Today the standard is for a consumer to pay little or nothing upfront for their rooftop solar system upfront. Instead, the consumer pays for the system over time through the equivalent of lease payments (often structured as a predetermined purchase agreement for power generated). This is really just the consumer equivalent to a standard sale/lease-back transaction which is common across much of structured finance.
Yet there is a problem here. The important underlying assumption in any sale/lease-back transaction is that the asset will be durable enough to survive for the length of the lease payments. If the asset fails before the end of the lease period, it creates a problem for both parties. The issue is resolved based on the documents backing the transaction of course, but it creates a risk inherent in the deal for one party or the other.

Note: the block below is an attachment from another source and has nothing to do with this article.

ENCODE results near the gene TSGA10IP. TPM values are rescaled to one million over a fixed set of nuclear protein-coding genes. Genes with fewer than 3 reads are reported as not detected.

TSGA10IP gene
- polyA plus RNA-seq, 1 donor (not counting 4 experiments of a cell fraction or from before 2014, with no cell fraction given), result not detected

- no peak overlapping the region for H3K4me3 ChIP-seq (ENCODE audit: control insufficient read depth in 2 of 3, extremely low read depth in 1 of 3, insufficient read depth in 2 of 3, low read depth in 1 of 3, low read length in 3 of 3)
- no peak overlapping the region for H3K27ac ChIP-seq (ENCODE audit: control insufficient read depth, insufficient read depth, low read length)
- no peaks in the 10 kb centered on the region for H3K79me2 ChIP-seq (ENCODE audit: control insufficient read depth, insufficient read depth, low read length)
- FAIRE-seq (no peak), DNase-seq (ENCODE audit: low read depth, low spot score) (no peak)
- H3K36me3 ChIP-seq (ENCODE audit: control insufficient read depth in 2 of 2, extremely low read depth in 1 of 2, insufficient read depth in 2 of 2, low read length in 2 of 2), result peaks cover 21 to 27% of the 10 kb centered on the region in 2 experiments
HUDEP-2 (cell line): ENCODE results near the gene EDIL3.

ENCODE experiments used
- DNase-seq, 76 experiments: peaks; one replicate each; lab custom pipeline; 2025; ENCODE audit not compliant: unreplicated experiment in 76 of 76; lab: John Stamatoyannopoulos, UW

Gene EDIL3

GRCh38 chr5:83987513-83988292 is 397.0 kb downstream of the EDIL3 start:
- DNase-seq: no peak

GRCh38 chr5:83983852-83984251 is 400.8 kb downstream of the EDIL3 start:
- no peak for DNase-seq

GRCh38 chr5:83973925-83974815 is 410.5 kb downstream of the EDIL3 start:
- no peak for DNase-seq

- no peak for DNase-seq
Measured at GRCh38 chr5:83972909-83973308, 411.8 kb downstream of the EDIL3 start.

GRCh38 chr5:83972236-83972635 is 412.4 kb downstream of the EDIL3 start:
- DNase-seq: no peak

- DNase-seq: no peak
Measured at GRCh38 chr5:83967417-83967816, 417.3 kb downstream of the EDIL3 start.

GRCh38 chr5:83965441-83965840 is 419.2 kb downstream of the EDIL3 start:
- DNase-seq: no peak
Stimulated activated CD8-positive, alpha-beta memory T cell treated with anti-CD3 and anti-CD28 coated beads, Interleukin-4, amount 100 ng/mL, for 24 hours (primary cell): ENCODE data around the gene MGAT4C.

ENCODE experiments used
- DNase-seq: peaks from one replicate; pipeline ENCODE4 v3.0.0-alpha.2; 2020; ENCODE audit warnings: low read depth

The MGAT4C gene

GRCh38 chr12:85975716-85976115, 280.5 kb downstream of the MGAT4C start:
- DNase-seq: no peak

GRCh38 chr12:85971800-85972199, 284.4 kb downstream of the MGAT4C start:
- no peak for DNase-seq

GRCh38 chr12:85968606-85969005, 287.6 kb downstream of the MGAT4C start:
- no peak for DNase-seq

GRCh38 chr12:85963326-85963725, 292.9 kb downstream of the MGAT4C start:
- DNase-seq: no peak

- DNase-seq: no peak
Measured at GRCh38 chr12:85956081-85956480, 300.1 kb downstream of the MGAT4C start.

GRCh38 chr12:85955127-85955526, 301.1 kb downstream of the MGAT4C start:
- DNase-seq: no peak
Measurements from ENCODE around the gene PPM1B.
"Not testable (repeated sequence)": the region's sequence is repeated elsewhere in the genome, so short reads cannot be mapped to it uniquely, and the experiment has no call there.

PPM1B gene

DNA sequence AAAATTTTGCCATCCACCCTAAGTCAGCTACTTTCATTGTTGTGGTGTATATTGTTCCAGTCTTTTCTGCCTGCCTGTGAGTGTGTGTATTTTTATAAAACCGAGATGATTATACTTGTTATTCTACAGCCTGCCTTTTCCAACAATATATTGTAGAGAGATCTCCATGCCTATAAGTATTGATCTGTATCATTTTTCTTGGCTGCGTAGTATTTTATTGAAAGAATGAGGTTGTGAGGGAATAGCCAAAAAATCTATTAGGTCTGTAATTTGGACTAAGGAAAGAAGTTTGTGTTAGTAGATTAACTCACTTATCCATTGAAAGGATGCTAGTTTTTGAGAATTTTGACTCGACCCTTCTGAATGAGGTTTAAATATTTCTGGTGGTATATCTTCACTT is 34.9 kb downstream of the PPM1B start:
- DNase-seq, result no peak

The same logic applies to leased rooftop solar panels. These panels are supposed to last 20 years or more in many cases. That level of assumed durability has not been widely tested though since rooftop solar is really only came into prominence in the last decade. Now some solar executives are starting to raise concerns about whether the systems in question are really as durable as many consumers and solar companies have expected. If the equipment fails prematurely, one party or the other is in for a very unpleasant surprise.
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